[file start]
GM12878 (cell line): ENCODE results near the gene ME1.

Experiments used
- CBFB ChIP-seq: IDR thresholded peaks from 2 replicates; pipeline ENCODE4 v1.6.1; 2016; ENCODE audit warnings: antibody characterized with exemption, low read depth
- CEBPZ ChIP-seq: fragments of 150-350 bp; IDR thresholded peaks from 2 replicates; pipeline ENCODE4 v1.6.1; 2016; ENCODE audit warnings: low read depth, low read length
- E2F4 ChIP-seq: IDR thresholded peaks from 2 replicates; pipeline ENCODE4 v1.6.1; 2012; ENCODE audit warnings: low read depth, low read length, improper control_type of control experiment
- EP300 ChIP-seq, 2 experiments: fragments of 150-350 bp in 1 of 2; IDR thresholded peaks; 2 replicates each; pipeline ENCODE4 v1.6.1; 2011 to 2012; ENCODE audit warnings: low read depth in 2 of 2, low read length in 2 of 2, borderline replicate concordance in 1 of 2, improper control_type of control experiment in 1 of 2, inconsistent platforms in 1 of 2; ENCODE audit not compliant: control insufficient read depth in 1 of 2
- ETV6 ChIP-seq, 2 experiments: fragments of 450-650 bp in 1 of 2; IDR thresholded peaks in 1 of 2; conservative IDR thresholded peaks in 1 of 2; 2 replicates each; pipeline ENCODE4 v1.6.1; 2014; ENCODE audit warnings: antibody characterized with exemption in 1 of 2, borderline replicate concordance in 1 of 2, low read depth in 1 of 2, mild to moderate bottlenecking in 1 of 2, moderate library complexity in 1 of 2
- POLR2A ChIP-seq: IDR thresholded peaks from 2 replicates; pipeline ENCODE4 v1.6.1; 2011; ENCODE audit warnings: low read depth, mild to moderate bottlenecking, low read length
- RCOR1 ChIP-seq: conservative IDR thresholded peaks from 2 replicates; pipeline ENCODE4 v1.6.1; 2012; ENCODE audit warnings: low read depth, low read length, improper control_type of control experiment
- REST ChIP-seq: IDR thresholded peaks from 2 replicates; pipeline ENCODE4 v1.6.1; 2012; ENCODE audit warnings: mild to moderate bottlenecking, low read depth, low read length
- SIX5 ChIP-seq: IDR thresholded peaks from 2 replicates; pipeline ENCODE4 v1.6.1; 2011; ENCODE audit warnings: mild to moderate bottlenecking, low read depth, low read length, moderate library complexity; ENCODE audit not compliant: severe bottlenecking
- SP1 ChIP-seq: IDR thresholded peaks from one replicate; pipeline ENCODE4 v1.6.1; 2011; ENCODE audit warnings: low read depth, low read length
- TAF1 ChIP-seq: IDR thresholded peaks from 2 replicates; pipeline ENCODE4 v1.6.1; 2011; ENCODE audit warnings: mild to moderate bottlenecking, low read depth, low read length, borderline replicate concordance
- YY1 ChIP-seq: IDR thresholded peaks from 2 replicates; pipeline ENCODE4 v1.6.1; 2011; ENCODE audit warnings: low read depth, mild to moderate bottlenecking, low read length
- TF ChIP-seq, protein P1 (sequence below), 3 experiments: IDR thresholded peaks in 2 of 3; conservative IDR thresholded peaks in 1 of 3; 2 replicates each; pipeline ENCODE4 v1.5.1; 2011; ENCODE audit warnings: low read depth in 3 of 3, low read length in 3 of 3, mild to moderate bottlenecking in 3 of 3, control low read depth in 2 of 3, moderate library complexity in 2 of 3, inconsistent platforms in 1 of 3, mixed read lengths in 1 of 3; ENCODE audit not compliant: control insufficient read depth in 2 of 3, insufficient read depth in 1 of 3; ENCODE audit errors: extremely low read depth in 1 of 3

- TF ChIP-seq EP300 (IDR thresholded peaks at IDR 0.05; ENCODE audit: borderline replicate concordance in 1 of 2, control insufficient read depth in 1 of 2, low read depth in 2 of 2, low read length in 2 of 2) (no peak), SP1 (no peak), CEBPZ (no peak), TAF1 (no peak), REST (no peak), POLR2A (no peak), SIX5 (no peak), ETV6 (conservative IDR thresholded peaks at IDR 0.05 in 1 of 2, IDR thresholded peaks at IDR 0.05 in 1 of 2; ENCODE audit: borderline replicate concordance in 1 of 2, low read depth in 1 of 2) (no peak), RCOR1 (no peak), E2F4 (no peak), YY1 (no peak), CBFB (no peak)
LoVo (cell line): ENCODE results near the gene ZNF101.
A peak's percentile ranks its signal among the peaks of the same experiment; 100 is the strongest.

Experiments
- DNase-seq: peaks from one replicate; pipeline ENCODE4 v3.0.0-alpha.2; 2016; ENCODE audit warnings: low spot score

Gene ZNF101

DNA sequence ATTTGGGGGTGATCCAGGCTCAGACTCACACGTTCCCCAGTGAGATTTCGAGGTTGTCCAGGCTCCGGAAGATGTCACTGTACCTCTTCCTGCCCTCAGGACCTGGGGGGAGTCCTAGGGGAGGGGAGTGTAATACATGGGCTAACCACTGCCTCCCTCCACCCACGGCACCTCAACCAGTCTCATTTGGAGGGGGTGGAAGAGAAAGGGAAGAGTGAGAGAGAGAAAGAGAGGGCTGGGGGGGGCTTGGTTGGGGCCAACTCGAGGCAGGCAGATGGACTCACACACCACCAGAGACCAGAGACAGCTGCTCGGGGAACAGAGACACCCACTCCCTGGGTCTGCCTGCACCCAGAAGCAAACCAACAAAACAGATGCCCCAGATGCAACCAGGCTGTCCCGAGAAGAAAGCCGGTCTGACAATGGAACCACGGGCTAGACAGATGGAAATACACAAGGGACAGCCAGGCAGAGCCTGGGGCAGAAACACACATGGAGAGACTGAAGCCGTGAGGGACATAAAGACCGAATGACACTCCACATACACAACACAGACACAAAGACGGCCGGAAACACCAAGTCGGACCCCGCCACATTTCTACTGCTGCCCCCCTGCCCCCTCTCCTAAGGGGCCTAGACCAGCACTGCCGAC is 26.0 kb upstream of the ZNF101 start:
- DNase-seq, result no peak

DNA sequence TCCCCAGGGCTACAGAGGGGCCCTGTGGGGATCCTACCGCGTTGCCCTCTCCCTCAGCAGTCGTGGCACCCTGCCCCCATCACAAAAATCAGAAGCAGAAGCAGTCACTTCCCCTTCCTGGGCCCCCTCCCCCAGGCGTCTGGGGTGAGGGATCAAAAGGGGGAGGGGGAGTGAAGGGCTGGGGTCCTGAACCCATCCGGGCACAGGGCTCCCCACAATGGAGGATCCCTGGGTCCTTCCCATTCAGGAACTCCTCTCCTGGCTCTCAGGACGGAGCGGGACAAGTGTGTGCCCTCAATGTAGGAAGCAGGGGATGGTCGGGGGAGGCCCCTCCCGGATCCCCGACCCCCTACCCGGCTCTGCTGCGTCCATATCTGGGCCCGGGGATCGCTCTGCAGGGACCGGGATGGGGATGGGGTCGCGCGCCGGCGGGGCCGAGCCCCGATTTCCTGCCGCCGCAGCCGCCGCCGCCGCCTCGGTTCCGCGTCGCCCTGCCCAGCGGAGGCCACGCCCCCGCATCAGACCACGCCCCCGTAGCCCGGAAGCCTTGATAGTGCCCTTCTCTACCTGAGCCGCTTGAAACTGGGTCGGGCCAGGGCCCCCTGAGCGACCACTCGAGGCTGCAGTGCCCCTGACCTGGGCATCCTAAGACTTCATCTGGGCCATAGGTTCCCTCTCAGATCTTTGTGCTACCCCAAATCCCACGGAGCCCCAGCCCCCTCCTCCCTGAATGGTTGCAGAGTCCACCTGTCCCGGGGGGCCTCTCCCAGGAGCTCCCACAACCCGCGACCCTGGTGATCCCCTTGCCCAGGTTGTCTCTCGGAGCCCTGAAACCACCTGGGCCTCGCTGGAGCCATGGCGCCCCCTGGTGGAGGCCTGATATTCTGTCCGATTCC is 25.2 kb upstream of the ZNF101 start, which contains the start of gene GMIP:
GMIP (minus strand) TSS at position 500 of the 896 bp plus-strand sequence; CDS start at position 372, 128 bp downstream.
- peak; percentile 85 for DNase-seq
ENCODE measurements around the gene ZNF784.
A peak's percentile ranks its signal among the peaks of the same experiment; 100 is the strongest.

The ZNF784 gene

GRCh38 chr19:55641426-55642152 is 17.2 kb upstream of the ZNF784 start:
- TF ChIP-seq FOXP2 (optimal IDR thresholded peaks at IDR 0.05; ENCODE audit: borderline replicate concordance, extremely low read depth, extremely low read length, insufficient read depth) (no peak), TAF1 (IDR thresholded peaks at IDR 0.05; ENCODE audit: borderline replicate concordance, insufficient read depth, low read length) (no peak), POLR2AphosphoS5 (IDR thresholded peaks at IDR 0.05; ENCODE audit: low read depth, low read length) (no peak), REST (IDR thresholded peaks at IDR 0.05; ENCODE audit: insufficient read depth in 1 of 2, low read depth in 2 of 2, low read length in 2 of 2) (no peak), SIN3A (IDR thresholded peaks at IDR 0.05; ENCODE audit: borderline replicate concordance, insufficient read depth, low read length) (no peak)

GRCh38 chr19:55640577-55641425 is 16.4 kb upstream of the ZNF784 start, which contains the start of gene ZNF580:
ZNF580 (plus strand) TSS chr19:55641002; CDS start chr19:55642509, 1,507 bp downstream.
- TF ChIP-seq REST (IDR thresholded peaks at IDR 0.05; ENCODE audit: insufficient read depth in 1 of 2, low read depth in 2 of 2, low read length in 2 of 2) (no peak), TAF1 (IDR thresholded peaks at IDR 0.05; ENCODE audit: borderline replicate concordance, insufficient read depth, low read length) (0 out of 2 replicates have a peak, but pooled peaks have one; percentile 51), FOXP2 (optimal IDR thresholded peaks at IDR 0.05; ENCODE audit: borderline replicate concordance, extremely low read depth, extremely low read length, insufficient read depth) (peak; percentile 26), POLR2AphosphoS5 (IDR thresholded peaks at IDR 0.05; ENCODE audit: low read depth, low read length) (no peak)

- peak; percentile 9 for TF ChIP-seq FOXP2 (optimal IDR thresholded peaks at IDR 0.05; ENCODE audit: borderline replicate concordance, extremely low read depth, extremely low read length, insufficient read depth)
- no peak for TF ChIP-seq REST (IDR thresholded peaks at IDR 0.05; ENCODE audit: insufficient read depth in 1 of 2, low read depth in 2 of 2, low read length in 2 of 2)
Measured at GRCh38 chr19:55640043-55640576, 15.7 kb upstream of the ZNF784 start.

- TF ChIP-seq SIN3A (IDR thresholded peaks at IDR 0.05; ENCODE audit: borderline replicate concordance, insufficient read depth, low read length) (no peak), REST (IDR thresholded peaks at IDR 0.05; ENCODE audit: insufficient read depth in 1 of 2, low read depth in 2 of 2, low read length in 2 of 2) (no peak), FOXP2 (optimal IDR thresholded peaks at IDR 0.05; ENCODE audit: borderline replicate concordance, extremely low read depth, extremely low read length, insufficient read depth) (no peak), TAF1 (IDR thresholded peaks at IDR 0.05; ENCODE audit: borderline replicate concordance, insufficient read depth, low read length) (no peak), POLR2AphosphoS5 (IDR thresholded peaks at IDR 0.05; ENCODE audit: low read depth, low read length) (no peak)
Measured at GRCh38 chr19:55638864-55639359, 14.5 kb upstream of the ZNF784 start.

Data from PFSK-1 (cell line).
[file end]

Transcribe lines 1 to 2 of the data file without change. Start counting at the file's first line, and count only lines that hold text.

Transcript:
GM12878 (cell line): ENCODE results near the gene ME1.

Experiments used